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Medical Hydrogeology of Asian Deltas: Status of Groundwater Toxicants and Nutrients, and Implications for Human Health

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      Drinking water, a fluid primarily for human hydration, is also a source of mineral nutrients. Groundwater, a drinking water source for more than 70% of inhabitants living in Asian deltas, has received much attention because of its naturally occurring arsenic, but the linkage of arsenic toxicity with other water constituents has not been studied. In addition, although nutrients are generally provided by food, in under developed rural settings, where people subsist on low nutrient diets, drinking-water-nutrients may supply quantities vital to human health thereby preventing diseases. Here, we show, using augmented datasets from three Asian deltas (Bengal, Mekong, and Red River), that the chemical content of groundwater is such that in some areas individuals obtain up to 50% or more of the recommended daily intake (RDI) of some nutrients (e.g., calcium, magnesium, iron) from just two litres of drinking water. We also show some indications of a spatial association of groundwater nutrients and health outcome using demographic health data from Bangladesh. We therefore suggest that an understanding of the association of non-communicable disease and poor nutrition cannot be developed, particularly in areas with high levels of dissolved solids in water sources, without considering the contribution of drinking water to nutrient and mineral supply.

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          Contamination of drinking-water by arsenic in Bangladesh: a public health emergency.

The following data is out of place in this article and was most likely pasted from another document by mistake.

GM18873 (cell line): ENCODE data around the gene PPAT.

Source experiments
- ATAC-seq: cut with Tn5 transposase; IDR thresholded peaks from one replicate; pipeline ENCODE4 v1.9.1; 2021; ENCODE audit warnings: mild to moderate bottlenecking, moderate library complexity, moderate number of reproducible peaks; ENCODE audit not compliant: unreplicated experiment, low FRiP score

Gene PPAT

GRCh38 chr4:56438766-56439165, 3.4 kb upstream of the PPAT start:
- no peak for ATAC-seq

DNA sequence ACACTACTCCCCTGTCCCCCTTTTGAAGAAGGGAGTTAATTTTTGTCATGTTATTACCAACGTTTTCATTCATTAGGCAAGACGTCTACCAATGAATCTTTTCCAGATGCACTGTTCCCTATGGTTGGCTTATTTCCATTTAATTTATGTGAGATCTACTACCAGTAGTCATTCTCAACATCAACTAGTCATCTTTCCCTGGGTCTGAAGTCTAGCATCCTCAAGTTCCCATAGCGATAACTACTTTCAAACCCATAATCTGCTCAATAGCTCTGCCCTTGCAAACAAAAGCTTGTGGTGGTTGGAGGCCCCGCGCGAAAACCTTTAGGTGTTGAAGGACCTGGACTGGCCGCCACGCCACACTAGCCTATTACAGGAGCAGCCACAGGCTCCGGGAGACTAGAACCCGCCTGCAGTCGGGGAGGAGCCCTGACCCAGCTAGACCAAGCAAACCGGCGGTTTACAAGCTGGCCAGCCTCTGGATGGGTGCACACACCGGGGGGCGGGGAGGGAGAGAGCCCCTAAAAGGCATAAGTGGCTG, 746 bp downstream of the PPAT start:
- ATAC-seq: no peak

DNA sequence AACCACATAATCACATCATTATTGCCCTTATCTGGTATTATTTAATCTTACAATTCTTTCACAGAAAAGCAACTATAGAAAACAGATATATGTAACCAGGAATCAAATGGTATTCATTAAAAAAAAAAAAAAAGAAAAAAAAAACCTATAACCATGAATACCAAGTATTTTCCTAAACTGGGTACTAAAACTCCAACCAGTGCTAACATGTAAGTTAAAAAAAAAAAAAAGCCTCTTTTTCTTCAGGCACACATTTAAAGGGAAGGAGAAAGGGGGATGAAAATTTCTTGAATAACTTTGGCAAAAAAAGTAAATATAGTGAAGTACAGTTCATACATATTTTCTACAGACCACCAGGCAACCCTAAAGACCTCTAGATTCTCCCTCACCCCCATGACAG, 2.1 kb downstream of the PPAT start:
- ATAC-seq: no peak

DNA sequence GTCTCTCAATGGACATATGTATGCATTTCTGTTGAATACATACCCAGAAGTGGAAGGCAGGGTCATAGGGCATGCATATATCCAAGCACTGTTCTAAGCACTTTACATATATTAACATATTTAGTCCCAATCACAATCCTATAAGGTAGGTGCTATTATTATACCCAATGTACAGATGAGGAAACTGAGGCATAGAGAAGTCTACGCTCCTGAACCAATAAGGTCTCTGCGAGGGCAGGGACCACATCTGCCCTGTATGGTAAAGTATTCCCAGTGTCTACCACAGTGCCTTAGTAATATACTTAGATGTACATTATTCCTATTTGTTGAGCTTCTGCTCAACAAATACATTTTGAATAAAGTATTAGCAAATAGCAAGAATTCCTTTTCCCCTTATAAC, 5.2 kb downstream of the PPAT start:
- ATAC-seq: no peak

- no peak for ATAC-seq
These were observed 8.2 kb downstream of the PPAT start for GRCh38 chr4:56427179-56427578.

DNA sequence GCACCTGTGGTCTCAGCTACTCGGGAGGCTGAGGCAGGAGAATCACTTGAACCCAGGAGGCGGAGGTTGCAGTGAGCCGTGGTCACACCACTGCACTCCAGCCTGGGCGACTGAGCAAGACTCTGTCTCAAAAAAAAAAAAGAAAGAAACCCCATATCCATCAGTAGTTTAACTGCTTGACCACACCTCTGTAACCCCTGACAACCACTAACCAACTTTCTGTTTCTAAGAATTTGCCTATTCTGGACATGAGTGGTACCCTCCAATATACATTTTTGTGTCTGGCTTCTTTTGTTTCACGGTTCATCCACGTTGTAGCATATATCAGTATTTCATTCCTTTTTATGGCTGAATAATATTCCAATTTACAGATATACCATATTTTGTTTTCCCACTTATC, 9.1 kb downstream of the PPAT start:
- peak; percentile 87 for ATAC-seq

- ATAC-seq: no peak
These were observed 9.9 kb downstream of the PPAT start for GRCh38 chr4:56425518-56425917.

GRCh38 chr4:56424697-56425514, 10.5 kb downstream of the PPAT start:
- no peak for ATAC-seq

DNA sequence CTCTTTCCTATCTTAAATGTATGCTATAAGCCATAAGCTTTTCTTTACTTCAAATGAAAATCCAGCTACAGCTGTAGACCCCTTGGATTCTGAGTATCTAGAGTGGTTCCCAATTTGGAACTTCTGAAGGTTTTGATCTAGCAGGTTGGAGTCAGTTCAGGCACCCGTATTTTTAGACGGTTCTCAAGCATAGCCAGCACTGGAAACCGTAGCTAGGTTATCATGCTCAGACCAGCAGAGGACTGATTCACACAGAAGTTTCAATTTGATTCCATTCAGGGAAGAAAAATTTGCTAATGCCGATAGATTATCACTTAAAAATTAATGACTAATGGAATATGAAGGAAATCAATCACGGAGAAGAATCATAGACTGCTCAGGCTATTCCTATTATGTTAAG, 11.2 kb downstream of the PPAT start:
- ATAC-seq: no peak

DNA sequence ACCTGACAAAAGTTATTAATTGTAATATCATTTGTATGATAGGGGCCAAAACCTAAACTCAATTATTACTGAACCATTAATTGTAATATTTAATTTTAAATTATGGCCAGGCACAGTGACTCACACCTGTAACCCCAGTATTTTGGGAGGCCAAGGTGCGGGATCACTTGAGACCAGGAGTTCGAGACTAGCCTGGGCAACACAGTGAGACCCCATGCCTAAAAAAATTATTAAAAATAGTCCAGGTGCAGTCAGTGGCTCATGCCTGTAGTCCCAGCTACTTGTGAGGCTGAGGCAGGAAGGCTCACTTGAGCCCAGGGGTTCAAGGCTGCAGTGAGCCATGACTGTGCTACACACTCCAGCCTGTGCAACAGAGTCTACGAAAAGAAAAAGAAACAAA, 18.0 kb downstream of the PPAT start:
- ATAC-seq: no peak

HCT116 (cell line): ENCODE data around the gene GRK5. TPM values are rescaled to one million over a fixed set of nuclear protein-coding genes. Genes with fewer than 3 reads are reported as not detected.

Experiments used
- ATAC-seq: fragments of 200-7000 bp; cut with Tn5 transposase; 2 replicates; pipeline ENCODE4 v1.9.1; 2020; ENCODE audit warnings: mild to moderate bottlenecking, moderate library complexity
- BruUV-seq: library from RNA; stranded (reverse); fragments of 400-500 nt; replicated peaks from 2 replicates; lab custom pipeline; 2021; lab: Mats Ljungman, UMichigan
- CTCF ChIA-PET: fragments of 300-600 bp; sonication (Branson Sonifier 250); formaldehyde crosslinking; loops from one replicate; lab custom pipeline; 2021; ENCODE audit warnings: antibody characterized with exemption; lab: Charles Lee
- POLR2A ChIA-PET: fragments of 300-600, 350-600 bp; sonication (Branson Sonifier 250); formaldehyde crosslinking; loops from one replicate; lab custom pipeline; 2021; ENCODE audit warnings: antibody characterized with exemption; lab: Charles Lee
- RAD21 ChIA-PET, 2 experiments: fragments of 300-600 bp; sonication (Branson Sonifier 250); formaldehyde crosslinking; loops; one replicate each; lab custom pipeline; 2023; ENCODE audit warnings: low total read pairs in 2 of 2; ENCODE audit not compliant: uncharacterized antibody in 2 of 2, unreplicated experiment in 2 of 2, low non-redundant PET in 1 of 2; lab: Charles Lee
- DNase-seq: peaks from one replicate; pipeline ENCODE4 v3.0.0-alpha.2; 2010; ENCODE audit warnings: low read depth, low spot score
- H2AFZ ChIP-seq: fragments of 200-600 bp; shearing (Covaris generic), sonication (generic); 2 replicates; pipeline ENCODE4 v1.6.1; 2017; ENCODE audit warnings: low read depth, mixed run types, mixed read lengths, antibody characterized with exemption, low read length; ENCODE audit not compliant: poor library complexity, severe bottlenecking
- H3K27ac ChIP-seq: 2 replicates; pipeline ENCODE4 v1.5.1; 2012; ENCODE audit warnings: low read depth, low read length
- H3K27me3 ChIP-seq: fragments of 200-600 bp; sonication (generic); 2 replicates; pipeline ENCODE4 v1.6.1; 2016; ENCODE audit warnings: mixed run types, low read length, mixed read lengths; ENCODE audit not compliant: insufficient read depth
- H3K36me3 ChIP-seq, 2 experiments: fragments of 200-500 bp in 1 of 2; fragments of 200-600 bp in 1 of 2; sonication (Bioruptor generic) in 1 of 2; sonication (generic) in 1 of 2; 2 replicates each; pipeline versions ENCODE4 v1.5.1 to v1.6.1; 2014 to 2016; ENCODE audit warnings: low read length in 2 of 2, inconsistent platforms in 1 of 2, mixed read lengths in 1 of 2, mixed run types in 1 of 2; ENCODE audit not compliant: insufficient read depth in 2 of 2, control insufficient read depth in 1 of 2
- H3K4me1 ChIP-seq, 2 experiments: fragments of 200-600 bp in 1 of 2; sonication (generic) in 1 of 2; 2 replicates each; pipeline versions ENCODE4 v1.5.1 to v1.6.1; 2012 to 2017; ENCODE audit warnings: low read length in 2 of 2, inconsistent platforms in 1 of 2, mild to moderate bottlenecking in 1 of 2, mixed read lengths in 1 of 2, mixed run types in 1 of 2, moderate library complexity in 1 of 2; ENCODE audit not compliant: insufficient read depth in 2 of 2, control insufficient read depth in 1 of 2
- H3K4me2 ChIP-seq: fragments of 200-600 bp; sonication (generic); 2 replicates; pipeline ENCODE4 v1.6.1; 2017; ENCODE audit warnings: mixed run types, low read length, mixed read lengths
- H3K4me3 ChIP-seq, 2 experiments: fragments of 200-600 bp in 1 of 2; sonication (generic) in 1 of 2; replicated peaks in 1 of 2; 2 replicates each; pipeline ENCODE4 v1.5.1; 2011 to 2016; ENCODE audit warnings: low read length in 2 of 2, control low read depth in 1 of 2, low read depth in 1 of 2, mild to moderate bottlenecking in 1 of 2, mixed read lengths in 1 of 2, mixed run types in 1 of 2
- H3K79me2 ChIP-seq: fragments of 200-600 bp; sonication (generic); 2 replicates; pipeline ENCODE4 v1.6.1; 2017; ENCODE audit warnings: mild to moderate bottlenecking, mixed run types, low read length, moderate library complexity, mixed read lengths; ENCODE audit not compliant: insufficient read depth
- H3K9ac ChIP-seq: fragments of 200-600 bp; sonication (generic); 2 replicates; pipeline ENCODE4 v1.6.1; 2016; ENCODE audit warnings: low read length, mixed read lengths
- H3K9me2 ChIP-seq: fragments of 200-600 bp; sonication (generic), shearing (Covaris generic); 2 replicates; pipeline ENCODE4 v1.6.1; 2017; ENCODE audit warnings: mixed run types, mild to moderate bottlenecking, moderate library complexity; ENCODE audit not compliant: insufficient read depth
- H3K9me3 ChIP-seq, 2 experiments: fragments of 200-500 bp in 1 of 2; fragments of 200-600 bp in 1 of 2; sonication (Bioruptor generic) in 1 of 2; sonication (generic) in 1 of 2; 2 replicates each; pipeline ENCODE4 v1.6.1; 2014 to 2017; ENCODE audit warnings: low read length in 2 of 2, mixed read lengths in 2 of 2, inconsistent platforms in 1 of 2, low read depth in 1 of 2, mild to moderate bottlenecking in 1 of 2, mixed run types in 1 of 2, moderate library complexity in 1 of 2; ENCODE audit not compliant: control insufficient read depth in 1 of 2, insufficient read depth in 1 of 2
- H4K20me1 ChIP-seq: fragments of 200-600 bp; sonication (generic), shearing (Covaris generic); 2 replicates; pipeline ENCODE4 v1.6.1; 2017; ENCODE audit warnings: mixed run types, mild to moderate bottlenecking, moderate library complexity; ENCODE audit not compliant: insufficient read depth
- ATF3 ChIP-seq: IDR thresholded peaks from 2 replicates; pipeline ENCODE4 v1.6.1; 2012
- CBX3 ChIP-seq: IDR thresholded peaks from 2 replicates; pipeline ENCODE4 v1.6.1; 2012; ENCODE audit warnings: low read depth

The contamination of groundwater by arsenic in Bangladesh is the largest poisoning of a population in history, with millions of people exposed. This paper describes the history of the discovery of arsenic in drinking-water in Bangladesh and recommends intervention strategies. Tube-wells were installed to provide "pure water" to prevent morbidity and mortality from gastrointestinal disease. The water from the millions of tube-wells that were installed was not tested for arsenic contamination. Studies in other countries where the population has had long-term exposure to arsenic in groundwater indicate that 1 in 10 people who drink water containing 500 micrograms of arsenic per litre may ultimately die from cancers caused by arsenic, including lung, bladder and skin cancers. The rapid allocation of funding and prompt expansion of current interventions to address this contamination should be facilitated. The fundamental intervention is the identification and provision of arsenic-free drinking water. Arsenic is rapidly excreted in urine, and for early or mild cases, no specific treatment is required. Community education and participation are essential to ensure that interventions are successful; these should be coupled with follow-up monitoring to confirm that exposure has ended. Taken together with the discovery of arsenic in groundwater in other countries, the experience in Bangladesh shows that groundwater sources throughout the world that are used for drinking-water should be tested for arsenic.

            Author and article information

            Department of Civil and Environmental Engineering, Imperial College London, South Kensington, London SW7 2AZ, UK; a.butler@
            Author notes
            [* ]Correspondence: m.hoque@ ; Tel.: +44-20-7594-6074
            Role: Academic Editor
            Int J Environ Res Public Health
            Int J Environ Res Public Health
            International Journal of Environmental Research and Public Health
            26 December 2015
            January 2016
            : 13
            : 1
            (Academic Editor)
            © 2015 by the authors; licensee MDPI, Basel, Switzerland.

            This article is an open access article distributed under the terms and conditions of the Creative Commons by Attribution (CC-BY) license (


            Public health

            groundwater, minerals, arsenic, medical hydrogeology, delta, asia, nutrients


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